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Ancient Egypt /
Religion
1. Introduction
2. Gods
3. Concepts
4. Cult
5. Cult centres
6. Necropolises
7. Structures

Detailed articleAncient Egypt



























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Open map of Ancient EgyptAncient Egypt / Religion / Concepts and Symbols /
Ankh



Ankh
Ankh

In Ancient Egyptian Religion, the hieroglyphic sign for life. It is formed like a T with a large loop on top, it even resembles the Christian cross.
The ankh would often be used together with other hieroglyphs to express concepts of health and happiness.
The background for the form of the ankh has been debated: It may represent a sandal strap (with the ankle in the loop), a penis sheet, a stylized womb, a primitive representation of the human genitalia or a combination of the symbols of Osiris (cross) and Isis (oval).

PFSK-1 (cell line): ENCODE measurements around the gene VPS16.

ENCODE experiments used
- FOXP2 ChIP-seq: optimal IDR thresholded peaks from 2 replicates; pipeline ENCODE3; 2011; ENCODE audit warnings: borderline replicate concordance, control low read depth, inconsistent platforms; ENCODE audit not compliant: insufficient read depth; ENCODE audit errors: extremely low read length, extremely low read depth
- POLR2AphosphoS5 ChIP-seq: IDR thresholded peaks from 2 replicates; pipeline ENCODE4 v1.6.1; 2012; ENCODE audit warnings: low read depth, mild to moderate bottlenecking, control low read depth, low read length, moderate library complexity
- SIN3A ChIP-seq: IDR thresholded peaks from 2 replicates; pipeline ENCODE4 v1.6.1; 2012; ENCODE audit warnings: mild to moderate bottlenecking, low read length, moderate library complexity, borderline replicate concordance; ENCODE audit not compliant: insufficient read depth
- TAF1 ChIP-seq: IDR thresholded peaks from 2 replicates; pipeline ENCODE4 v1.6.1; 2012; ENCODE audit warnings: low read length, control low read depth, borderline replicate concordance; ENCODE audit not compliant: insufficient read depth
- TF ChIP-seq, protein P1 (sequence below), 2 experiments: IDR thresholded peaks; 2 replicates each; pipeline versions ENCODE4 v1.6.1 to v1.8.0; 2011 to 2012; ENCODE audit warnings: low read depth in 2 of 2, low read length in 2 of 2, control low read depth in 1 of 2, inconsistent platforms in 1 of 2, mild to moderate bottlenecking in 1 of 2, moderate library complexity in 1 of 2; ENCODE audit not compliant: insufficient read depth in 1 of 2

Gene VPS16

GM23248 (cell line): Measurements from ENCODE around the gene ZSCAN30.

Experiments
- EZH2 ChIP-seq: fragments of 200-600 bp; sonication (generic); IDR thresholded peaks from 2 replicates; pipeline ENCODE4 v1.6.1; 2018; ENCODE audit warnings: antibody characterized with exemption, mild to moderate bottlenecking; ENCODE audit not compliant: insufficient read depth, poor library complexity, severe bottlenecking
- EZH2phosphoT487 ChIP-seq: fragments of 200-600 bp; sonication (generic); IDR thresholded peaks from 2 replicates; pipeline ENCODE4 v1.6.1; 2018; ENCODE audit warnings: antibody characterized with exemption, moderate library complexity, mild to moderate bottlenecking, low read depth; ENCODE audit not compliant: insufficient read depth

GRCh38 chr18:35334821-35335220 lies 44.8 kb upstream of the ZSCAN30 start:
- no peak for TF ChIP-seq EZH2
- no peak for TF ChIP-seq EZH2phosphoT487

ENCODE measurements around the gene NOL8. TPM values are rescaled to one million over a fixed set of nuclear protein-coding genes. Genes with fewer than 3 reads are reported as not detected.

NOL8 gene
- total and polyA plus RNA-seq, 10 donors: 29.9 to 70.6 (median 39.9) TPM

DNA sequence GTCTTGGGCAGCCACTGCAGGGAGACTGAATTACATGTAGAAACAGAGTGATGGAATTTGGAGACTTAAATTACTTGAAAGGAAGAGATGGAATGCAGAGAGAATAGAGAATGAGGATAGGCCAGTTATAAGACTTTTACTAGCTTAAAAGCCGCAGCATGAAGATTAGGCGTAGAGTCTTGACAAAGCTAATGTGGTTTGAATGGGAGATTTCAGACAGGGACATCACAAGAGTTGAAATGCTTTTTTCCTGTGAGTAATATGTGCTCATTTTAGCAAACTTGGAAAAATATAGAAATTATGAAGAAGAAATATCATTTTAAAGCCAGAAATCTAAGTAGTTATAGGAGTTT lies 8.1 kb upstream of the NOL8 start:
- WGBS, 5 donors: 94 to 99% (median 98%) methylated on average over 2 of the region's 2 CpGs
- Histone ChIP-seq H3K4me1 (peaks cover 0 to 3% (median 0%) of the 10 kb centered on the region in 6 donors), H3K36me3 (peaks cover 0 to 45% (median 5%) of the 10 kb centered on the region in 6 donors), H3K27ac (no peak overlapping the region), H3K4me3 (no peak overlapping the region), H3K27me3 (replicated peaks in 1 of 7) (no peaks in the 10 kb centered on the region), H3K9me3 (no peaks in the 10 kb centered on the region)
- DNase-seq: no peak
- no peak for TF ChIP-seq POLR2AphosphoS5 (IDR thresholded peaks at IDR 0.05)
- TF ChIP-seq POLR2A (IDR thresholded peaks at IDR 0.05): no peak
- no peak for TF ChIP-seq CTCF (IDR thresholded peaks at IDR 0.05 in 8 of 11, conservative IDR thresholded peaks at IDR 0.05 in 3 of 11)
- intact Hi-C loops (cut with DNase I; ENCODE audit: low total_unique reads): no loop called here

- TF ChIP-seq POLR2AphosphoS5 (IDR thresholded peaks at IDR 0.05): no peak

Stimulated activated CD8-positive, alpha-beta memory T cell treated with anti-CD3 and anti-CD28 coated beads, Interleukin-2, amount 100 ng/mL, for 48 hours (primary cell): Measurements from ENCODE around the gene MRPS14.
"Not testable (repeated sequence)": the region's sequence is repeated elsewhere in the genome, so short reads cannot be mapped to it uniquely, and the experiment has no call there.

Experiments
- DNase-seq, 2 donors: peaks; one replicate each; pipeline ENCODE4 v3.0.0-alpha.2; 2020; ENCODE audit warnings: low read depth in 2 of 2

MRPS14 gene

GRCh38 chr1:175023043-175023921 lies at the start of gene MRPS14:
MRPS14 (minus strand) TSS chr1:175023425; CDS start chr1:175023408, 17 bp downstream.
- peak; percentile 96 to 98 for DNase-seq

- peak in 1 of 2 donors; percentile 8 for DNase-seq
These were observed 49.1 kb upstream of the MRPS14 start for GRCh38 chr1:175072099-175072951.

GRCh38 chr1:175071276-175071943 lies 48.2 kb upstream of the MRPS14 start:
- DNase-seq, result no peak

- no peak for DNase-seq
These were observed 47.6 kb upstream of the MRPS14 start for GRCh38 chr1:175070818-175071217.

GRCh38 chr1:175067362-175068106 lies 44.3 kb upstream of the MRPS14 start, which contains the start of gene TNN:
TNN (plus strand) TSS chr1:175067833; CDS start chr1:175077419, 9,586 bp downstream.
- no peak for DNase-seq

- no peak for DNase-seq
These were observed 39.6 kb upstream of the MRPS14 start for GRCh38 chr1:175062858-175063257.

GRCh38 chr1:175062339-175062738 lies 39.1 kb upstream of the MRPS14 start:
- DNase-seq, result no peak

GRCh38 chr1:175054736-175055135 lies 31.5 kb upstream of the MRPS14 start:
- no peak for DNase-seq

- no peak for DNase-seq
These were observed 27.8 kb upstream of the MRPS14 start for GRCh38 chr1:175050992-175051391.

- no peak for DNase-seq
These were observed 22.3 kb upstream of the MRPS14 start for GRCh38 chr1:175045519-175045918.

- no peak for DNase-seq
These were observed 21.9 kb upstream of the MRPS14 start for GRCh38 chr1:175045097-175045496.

The ankh sign is often seen being held by kings and queens and other people deceased, usually held by the hand in its loop. It is also often seen presented by the gods to the king.
The ankh sign would be adopted by the Coptic church, who would recreate it into the more commonly known cross. It is sometimes alleged that the Coptic cross is close to the shape of the ankh, but this is not correct. It may, however, be correct to say that the Christian cross is wholly, or partly, derived from the ankh. Either by redefining the shape and its content into a Christian context, or as form to read into the Roman cross of execution the positive elements from Egyptian religion, like life after death.





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By Tore Kjeilen